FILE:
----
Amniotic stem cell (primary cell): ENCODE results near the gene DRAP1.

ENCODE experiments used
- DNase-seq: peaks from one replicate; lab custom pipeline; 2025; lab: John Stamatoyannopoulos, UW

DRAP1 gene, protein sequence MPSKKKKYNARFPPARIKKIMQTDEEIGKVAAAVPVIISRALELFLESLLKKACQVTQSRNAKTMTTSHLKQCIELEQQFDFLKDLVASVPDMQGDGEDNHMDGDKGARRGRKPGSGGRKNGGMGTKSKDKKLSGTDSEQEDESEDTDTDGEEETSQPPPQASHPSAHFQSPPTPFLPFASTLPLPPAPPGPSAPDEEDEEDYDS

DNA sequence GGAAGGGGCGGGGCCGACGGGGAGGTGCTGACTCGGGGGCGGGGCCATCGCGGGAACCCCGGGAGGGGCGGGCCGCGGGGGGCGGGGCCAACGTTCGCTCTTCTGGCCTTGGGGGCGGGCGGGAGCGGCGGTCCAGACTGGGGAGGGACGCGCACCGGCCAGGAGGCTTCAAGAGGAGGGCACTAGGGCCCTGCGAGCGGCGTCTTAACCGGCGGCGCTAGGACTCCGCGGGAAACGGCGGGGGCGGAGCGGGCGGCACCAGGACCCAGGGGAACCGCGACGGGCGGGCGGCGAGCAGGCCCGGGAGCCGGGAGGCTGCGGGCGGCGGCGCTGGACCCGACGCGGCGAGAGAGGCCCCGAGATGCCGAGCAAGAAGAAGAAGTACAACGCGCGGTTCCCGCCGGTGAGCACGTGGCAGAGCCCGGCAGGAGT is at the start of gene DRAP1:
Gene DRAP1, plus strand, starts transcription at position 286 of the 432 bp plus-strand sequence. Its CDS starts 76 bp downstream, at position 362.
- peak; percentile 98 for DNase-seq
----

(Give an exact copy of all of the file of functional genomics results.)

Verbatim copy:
Amniotic stem cell (primary cell): ENCODE results near the gene DRAP1.

ENCODE experiments used
- DNase-seq: peaks from one replicate; lab custom pipeline; 2025; lab: John Stamatoyannopoulos, UW

DRAP1 gene, protein sequence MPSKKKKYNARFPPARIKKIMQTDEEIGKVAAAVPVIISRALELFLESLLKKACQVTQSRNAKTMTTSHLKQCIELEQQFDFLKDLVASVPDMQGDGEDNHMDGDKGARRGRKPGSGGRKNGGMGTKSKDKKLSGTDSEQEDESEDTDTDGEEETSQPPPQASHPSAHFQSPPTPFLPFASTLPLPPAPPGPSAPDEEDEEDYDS

DNA sequence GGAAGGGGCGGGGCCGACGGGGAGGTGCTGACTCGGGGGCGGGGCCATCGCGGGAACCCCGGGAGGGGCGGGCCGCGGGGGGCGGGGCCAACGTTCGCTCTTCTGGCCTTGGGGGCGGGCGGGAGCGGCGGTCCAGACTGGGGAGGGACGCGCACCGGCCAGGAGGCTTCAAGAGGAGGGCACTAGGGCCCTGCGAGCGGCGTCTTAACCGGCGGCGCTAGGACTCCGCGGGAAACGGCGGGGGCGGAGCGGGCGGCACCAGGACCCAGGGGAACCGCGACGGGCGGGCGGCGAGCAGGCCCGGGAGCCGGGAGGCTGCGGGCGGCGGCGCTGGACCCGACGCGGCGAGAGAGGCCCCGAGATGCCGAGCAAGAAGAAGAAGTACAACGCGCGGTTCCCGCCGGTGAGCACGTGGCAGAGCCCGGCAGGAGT is at the start of gene DRAP1:
Gene DRAP1, plus strand, starts transcription at position 286 of the 432 bp plus-strand sequence. Its CDS starts 76 bp downstream, at position 362.
- peak; percentile 98 for DNase-seq